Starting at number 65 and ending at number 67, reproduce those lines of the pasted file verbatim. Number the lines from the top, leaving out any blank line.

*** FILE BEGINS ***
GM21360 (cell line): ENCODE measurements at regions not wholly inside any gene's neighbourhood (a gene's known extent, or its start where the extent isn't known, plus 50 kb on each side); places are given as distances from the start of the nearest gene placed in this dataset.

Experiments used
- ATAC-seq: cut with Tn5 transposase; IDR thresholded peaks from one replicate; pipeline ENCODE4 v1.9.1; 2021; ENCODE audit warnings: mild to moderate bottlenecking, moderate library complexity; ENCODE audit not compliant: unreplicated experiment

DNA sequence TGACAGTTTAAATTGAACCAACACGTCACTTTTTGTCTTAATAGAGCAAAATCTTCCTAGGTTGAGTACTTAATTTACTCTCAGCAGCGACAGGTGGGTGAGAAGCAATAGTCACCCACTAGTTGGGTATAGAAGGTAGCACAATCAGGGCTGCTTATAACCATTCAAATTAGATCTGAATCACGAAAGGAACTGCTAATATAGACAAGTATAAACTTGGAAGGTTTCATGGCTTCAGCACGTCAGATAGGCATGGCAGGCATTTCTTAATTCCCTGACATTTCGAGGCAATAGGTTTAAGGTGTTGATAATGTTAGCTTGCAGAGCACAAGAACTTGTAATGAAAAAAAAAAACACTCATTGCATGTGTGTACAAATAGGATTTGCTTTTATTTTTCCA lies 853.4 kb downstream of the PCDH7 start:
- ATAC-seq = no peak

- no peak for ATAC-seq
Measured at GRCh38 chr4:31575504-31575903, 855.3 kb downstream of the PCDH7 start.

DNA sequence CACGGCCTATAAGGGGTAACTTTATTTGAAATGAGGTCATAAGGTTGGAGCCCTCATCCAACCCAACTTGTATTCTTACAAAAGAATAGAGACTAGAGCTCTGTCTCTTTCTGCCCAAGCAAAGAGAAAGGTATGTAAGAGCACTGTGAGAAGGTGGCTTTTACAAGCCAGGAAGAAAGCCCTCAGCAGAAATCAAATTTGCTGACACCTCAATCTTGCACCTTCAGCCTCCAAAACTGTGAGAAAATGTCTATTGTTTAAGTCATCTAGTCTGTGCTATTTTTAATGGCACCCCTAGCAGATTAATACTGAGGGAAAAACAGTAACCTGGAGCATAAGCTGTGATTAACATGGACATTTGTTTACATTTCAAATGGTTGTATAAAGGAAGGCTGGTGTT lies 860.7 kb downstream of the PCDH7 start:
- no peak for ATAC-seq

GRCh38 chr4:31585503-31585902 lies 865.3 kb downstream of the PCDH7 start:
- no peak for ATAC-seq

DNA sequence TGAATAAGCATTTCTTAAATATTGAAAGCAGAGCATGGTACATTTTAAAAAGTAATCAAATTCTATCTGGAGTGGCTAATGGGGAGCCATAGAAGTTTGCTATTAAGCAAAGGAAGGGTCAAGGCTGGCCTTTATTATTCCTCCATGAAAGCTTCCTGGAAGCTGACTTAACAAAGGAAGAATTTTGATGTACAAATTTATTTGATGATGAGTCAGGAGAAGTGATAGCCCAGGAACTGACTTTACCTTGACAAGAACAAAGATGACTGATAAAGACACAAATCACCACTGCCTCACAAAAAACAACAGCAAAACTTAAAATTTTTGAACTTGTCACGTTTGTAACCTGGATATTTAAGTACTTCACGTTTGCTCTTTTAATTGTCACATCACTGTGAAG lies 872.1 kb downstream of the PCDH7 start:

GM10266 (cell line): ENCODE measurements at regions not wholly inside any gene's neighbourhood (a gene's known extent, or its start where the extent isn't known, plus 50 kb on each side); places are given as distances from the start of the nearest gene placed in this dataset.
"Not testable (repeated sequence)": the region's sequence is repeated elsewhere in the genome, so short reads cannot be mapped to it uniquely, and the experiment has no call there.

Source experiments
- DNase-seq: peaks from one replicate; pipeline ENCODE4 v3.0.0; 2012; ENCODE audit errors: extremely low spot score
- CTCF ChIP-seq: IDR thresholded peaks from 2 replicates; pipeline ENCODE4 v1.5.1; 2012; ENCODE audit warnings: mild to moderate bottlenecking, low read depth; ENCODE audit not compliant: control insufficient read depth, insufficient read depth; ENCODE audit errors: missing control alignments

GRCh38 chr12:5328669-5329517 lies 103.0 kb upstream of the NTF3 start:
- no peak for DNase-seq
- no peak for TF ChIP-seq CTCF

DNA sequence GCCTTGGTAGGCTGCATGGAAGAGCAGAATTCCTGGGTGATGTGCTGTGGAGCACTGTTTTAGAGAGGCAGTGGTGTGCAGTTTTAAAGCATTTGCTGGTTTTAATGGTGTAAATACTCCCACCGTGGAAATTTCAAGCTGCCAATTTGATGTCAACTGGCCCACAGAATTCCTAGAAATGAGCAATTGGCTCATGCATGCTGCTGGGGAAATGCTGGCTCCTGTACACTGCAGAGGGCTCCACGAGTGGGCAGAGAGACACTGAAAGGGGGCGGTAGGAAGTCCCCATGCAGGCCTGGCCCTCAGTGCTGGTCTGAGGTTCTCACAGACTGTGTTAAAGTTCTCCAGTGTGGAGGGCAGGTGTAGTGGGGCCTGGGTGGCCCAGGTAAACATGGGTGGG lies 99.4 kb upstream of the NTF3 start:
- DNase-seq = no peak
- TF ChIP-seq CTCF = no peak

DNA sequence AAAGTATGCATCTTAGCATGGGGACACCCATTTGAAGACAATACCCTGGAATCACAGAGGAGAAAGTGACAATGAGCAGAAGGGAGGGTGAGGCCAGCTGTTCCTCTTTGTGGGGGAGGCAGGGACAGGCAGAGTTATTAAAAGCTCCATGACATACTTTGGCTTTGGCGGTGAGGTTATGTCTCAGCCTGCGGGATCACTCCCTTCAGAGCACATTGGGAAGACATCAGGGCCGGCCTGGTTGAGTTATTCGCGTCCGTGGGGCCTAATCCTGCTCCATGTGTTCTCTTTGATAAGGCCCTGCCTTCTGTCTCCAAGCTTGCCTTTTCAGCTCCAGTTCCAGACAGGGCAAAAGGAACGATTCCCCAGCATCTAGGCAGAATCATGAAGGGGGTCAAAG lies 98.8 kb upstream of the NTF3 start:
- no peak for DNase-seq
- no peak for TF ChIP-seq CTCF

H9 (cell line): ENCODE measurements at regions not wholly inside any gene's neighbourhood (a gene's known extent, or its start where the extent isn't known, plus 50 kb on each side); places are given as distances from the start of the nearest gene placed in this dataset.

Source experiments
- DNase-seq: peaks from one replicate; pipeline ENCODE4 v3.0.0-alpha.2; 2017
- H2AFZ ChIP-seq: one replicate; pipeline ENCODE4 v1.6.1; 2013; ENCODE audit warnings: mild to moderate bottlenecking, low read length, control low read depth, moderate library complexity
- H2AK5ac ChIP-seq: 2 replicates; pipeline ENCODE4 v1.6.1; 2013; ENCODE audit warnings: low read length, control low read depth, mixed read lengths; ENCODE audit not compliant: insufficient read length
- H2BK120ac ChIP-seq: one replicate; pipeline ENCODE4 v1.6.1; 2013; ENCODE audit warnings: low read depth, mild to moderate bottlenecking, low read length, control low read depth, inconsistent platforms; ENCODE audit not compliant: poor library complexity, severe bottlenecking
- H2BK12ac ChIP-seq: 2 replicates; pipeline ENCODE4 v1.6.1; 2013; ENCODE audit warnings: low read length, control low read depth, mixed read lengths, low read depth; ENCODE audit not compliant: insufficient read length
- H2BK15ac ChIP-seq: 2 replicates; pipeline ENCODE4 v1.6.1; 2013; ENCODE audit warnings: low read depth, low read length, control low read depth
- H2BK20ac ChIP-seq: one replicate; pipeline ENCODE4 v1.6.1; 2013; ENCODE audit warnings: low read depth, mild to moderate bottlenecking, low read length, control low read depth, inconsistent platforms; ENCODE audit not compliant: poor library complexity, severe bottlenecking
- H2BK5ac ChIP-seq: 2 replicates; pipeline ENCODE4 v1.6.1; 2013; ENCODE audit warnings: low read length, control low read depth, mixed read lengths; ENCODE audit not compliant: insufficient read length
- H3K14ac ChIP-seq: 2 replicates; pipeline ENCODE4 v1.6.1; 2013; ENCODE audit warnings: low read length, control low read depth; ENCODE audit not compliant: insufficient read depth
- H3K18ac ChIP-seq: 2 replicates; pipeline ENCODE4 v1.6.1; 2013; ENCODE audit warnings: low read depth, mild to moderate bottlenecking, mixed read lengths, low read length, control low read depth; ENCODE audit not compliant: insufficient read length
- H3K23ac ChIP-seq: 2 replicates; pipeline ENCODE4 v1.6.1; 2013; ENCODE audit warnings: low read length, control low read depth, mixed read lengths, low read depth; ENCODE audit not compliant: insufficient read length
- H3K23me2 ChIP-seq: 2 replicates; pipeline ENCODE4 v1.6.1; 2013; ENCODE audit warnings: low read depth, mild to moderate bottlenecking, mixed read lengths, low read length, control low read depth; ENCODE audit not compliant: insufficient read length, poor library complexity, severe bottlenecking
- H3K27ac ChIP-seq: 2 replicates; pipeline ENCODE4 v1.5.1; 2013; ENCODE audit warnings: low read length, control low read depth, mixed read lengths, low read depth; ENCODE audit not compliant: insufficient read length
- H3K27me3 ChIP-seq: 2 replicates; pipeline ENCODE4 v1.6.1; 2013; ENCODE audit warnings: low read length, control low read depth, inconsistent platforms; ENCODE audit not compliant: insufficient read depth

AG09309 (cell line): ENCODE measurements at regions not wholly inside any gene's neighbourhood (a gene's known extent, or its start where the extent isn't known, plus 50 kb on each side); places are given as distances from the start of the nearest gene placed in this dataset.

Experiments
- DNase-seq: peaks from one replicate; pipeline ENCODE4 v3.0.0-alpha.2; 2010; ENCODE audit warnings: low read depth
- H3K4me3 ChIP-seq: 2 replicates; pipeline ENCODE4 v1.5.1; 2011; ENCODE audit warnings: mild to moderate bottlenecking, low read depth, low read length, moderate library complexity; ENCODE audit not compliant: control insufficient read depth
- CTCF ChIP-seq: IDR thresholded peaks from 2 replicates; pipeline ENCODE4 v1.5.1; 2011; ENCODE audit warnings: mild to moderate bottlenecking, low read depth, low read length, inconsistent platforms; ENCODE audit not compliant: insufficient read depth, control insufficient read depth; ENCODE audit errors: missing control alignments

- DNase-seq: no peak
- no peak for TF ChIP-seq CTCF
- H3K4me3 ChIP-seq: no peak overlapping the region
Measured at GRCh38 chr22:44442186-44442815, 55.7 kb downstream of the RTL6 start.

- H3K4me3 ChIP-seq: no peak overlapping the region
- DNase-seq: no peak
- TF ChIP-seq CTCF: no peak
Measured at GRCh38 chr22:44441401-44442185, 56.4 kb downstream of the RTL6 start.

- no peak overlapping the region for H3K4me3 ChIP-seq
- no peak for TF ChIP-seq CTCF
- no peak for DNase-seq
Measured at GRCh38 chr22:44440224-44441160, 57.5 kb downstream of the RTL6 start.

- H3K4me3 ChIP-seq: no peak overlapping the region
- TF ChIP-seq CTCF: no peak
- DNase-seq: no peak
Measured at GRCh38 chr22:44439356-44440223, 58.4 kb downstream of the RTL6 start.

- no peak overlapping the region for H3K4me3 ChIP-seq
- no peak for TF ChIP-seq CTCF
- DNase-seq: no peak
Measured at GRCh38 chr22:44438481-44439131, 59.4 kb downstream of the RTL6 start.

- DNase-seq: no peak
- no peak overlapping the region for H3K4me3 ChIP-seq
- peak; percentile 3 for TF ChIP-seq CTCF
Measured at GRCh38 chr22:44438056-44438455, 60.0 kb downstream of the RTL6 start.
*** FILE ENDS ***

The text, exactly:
- no peak for TF ChIP-seq CTCF
- DNase-seq: no peak
Measured at GRCh38 chr22:44438481-44439131, 59.4 kb downstream of the RTL6 start.